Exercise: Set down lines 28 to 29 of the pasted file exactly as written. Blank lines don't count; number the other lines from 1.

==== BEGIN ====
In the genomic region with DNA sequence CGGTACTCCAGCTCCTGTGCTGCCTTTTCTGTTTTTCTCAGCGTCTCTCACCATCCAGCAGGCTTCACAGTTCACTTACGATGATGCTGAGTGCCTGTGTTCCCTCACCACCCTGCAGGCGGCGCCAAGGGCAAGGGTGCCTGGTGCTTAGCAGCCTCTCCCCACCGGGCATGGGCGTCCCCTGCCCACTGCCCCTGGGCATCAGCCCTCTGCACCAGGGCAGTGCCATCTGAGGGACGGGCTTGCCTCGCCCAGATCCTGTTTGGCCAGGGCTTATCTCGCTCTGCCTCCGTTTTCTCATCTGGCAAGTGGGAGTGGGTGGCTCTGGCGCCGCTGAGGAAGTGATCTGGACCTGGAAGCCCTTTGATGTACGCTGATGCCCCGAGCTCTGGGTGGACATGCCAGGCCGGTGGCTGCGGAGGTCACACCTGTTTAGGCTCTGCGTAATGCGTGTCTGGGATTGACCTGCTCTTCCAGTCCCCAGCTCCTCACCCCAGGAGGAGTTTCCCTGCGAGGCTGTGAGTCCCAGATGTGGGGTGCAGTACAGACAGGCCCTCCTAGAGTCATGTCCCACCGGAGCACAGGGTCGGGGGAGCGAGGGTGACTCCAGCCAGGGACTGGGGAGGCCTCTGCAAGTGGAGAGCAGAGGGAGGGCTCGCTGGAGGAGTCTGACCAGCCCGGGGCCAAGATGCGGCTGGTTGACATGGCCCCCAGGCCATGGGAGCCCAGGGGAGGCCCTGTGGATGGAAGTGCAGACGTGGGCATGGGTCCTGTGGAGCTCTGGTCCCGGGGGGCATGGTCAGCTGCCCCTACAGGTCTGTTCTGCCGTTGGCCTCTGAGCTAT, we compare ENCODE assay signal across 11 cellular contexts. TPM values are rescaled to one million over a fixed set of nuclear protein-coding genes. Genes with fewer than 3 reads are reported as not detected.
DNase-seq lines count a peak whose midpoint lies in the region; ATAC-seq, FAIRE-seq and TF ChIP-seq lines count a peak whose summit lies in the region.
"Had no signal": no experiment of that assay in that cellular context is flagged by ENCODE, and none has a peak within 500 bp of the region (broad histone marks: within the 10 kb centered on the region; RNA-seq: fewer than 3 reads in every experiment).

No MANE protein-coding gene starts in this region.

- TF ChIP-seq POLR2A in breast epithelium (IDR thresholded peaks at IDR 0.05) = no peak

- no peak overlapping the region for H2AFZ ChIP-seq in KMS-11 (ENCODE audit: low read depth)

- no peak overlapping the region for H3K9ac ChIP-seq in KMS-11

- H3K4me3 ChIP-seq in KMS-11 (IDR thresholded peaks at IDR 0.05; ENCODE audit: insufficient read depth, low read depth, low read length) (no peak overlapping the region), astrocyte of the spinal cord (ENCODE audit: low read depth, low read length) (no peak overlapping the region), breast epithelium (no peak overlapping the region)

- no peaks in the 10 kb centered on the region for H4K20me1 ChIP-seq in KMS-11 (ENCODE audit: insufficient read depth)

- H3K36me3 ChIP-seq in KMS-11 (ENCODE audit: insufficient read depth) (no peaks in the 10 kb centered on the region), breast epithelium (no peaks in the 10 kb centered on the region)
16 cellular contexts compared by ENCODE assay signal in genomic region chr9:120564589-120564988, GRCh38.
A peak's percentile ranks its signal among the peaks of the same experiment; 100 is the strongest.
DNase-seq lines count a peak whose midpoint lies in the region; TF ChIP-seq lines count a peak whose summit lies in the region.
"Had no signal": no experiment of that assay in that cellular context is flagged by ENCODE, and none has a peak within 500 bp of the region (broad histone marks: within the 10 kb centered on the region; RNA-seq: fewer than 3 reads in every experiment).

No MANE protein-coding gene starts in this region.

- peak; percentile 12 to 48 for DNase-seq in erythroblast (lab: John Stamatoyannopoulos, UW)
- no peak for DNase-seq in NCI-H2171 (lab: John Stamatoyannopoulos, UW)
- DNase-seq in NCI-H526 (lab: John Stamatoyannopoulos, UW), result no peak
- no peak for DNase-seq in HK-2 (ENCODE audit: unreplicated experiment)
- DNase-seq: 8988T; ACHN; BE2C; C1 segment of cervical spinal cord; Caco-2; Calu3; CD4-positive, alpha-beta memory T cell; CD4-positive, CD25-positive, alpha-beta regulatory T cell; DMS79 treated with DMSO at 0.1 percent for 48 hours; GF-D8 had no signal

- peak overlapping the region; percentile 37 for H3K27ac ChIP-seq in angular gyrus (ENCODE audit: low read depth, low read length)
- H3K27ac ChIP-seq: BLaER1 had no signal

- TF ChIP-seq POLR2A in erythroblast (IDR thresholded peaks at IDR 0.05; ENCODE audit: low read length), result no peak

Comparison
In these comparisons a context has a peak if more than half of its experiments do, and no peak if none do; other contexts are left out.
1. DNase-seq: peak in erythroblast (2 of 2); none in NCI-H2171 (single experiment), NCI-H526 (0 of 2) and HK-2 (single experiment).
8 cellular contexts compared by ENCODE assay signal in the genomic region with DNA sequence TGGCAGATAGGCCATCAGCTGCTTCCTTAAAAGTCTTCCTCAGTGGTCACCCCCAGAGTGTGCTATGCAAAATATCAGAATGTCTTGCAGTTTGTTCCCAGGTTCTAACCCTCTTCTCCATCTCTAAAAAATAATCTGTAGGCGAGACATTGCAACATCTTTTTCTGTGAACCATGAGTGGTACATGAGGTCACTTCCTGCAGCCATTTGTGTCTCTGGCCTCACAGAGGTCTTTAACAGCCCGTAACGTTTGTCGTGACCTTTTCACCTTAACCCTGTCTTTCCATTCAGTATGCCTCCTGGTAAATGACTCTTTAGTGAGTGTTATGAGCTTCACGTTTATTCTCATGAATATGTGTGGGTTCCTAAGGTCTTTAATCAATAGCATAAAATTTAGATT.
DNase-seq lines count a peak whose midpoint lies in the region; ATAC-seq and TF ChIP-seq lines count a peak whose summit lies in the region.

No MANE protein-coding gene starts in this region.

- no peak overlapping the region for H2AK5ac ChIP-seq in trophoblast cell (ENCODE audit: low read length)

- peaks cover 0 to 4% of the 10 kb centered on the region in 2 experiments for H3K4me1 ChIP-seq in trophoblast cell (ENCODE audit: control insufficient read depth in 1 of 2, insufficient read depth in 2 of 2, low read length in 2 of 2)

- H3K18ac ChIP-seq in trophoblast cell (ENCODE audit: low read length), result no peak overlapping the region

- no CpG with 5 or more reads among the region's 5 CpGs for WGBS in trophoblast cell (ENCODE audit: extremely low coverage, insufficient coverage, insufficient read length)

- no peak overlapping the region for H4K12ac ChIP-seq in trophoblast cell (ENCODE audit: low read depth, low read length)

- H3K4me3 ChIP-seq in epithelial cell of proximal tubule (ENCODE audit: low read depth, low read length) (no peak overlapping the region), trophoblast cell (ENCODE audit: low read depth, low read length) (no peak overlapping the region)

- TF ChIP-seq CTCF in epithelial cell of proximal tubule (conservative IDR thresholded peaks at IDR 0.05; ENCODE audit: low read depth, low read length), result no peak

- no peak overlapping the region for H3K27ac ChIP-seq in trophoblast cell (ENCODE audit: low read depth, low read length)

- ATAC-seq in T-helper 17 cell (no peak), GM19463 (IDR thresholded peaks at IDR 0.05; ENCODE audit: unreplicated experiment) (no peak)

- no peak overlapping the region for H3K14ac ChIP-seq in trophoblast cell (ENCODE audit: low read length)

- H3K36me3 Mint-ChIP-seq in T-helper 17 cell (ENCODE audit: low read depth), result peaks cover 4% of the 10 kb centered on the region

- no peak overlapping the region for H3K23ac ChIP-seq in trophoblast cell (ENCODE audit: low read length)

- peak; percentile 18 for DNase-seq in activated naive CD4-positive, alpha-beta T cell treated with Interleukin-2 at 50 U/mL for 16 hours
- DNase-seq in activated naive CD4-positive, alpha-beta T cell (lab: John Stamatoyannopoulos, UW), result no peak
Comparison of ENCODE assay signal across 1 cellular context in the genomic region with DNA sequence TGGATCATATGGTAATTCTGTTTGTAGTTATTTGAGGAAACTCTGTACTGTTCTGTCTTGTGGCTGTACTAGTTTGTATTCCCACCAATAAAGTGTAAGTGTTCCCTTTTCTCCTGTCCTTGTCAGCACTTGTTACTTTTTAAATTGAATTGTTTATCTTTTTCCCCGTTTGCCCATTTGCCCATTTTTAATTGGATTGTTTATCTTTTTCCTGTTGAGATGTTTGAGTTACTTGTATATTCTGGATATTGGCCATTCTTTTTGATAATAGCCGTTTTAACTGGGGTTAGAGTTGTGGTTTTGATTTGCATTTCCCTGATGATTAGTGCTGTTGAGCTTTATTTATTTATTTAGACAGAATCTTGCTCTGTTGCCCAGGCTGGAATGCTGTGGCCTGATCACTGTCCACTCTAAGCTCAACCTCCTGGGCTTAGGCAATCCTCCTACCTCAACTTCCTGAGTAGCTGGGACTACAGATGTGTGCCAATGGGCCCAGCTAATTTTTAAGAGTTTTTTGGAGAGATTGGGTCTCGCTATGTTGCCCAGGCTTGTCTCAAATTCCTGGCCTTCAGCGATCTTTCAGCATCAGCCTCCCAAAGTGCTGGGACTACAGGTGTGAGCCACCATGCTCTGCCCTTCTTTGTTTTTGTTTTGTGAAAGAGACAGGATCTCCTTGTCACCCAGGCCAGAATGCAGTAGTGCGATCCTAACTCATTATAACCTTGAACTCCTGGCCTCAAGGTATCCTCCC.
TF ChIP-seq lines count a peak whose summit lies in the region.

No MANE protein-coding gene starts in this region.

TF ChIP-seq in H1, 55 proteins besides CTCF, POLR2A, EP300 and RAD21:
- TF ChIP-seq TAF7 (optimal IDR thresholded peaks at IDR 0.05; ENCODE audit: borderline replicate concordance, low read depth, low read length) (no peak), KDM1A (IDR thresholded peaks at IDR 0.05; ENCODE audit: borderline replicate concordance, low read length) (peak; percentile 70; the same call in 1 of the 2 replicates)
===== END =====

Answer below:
DNase-seq lines count a peak whose midpoint lies in the region; ATAC-seq and TF ChIP-seq lines count a peak whose summit lies in the region.

No MANE protein-coding gene starts in this region.